Nodal Network of amplification i Amplification on the symbol of the EAR (ARAS Archive) ii

Heba Zaphiriou-Zarifi


“I must return to myself, to my smallest things… you force me to see them as large, to make them large. Is that your aim?” (C.G. Jung: The Black Books 1913–1932, vol. 2, para. 2)

“The amplification is always appropriate when dealing with some obscure experience which is so vaguely adumbrated that it must be enlarged and expanded by being set in a psychological context in order to be understood by all.” (C.G. Jung: Psychology and Alchemy, 1968, para. 403)

As a child I had a wooden Babushka doll, exquisitely painted. Her design was captivating: a single figurine, containing a multiplicity of smaller dolls gradually decreasing in size, each embedded in another. Revealing a primacy of connection between them, each of the successive dolls seemed like an intensification, or magnifying, of the former, contiguously evoking one another. In crescendo each portrayed the idiosyncrasies of the others. In decrescendo it simplified them, ultimately revealing the tiniest doll nestled within. This indivisible-kernel doll was enigmatic, intensely charged with essence. As a prototype, she gave purpose to the layers of dolls shaped around her.

I grappled with the mystery until some meaningful rapport was established between the ‘one’ and the ‘multiple’. A visceral knowing hinted that the parts formed a connective unit. But one day I briefly mislaid the smallest figurine and, until I found her, the series lost its entire raison d’être”. She was the smallest, yet she radiated outwardly via her multiple layers. This conferred broader substance to the elusively dense miniature. She gave them meaning as they gave her expansive, meaningful existence. This early perception, I believe, was my initiatory experience of amplification, linking the internal to the external, the personal to the collective.

Sound-emission requires an amplifier to confer to music its amplitude. By increasing the volume and expanding the scope and modulation, a feeling-tone message is communicated. Similarly, it is easier to capture the hidden content of psychic material when it is amplified. Instead of a literal presentation of imagery, as encountered in dreams or Active Imagination, amplification uses metaphorical language to magnify the energetic field and vibrancy of a symbol-image whilst activating the dynamism of its content.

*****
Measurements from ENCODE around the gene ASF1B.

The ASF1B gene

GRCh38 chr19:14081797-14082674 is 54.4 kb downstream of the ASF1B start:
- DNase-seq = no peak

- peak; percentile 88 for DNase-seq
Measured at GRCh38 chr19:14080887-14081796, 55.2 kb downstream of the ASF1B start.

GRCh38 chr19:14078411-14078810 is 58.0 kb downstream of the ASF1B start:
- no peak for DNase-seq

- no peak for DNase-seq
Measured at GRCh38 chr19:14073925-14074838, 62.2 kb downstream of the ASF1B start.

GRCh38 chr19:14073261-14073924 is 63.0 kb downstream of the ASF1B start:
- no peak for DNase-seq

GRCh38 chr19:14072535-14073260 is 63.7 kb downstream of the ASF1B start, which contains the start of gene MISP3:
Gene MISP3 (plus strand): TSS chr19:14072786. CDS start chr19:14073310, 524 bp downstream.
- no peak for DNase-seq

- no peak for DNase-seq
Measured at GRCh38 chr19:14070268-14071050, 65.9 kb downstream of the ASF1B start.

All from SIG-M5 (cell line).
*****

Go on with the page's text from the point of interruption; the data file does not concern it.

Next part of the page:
In 1908 (CW3, para. 413) Jung posited that interpretation does not proceed “entirely subjectively”. To the linear chain of associations, each determined by its predecessor, extending on a discursive journey away from the symbol, thus diluting its libidinal charge,

Jungian psychology amplifies. It facilitates circular associations, controlled and contextualised. Without losing sight of the original content, it radiates outwards, whilst centripetally deepening the imago-energy, drawing us closer to the nucleus with its cryptic symbolic message.

From circle to circle of interconnected nodal points, a web is created, an archetypal pattern intimated, knitting the original meaning to the rediscovered. A field of information is developed, leading toward the centre, which is a manifestation of being. The more that amplifications increase in distinctness and scope, the more closely they circumambulate the centre. Furthermore, these central points tend to self-amplify, forming a “nucleus for an aggregation of synonyms and antonyms”, as pairs of opposites needing to be united. There, meaning is unwrapped, engulfing all the parts into a cohesive structure of completeness, bringing us to a new psychological standpoint, with the symbol now in relation to ego- consciousness. Out of the necessity of chaos a sequential and rhythmic order unfolds creatively, bridging the immanent with the transcendent. The alchemist would claim that meaning is hidden in the crevasses of matter, and that amplificatio is a way of releasing the spirit embedded within.